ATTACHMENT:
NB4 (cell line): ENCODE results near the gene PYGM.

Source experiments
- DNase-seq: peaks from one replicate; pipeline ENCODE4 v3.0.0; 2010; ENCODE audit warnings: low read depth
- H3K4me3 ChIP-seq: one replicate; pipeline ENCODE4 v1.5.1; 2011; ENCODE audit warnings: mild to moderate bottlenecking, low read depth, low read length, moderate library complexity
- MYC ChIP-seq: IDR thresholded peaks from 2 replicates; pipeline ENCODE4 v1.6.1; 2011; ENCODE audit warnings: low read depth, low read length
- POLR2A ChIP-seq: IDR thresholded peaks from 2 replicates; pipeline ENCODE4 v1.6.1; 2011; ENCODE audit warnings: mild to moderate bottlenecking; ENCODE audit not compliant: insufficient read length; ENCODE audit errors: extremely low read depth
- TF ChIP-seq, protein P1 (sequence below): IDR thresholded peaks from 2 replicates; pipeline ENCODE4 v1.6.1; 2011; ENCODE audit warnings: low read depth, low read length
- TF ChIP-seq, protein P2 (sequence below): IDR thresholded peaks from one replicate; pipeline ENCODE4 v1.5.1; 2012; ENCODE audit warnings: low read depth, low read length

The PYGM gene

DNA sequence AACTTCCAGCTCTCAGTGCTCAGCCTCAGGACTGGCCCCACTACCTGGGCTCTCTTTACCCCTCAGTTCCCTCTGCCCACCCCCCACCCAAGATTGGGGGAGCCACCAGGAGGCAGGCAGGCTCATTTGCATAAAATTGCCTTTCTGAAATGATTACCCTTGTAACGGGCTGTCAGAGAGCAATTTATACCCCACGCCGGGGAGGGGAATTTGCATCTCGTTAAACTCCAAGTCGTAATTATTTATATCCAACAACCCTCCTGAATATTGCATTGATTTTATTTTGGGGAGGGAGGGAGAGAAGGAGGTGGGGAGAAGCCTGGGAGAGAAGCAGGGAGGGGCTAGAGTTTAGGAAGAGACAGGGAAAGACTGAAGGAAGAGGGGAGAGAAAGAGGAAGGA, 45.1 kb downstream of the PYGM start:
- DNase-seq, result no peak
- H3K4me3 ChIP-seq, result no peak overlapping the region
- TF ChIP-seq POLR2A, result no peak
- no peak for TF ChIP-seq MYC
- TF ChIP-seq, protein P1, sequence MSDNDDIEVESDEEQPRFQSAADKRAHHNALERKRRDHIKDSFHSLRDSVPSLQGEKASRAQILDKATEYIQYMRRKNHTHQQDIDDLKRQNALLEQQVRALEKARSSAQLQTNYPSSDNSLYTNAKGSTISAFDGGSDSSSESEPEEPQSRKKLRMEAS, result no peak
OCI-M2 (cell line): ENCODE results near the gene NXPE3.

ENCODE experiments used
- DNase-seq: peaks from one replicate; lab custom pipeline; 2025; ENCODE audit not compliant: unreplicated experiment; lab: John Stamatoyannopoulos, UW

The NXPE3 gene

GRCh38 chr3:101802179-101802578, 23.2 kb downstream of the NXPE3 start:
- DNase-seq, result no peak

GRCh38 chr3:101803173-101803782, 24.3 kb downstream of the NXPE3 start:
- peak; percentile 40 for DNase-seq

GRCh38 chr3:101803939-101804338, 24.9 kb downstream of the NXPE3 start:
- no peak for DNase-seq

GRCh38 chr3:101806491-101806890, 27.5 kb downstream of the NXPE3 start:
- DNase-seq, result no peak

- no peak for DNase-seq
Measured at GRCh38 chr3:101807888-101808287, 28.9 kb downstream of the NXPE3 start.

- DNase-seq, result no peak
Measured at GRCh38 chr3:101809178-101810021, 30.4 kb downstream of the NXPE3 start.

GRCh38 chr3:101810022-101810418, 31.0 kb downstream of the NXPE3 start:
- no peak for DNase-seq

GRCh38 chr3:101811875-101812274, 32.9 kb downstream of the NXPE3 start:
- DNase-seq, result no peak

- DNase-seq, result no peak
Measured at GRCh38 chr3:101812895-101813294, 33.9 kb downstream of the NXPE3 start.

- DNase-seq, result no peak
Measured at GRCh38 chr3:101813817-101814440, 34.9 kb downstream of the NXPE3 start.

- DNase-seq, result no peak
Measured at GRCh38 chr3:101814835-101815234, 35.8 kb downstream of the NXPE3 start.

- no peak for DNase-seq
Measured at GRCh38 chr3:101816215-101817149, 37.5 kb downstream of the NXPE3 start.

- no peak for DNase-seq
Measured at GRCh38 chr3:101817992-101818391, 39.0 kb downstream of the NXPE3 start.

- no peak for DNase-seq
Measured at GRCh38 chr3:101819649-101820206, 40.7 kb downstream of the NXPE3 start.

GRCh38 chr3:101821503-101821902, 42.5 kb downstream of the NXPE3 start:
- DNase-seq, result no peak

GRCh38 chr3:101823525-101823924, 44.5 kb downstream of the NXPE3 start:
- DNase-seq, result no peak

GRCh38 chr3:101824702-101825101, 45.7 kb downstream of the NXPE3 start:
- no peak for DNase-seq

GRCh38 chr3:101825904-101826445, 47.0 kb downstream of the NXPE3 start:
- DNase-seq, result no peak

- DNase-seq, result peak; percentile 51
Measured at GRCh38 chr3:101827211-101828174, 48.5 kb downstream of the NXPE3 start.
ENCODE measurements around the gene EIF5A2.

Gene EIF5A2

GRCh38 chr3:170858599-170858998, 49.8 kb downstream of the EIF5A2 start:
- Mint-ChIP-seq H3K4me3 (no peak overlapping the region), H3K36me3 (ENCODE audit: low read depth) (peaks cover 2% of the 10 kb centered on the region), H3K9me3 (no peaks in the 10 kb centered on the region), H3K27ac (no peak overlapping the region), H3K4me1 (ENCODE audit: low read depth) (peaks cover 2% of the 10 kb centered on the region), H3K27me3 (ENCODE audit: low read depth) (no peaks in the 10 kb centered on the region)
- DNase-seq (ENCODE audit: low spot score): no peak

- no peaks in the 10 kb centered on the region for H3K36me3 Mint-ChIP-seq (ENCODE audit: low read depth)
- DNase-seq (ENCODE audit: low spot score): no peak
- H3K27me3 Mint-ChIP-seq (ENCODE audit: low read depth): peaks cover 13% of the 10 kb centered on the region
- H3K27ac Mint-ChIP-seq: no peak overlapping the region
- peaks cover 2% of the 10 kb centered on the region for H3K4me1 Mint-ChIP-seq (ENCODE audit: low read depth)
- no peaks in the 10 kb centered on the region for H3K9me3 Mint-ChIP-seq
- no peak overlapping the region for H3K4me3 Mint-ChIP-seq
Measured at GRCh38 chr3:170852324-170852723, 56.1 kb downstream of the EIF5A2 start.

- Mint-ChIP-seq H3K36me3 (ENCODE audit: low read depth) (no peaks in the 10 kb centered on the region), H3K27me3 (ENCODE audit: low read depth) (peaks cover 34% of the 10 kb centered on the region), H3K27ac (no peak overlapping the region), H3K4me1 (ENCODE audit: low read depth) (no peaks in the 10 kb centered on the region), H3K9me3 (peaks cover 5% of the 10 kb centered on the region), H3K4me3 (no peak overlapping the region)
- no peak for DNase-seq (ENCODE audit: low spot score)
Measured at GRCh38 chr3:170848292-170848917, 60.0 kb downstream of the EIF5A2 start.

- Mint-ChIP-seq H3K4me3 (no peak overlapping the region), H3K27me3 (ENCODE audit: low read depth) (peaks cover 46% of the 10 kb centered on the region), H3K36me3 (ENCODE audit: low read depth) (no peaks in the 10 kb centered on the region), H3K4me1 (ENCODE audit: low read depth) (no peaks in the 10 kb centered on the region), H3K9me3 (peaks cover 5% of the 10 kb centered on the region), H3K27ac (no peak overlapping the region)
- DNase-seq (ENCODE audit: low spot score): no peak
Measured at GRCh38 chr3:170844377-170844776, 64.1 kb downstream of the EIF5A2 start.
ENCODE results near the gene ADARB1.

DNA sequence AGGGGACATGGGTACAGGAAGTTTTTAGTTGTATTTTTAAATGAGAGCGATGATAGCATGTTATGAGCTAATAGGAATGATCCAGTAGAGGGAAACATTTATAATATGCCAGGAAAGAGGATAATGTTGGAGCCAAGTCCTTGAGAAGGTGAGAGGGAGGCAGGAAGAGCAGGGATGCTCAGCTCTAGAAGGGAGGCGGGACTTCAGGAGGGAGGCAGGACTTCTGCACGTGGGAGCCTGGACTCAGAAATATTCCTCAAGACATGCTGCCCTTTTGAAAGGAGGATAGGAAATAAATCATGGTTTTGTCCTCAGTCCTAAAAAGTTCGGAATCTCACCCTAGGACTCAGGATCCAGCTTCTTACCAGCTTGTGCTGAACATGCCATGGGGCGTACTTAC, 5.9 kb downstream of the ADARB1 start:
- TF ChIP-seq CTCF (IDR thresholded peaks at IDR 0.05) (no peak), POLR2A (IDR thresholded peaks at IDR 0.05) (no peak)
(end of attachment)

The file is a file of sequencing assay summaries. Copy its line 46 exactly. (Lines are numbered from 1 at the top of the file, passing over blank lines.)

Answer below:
- no peak for DNase-seq